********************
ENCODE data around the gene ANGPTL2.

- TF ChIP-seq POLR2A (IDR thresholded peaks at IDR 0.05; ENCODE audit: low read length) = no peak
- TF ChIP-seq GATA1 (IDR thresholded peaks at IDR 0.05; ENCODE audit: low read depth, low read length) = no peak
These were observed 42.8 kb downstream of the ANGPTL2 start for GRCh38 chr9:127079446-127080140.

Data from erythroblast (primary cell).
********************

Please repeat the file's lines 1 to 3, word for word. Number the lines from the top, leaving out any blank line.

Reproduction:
ENCODE data around the gene ANGPTL2.

- TF ChIP-seq POLR2A (IDR thresholded peaks at IDR 0.05; ENCODE audit: low read length) = no peak
- TF ChIP-seq GATA1 (IDR thresholded peaks at IDR 0.05; ENCODE audit: low read depth, low read length) = no peak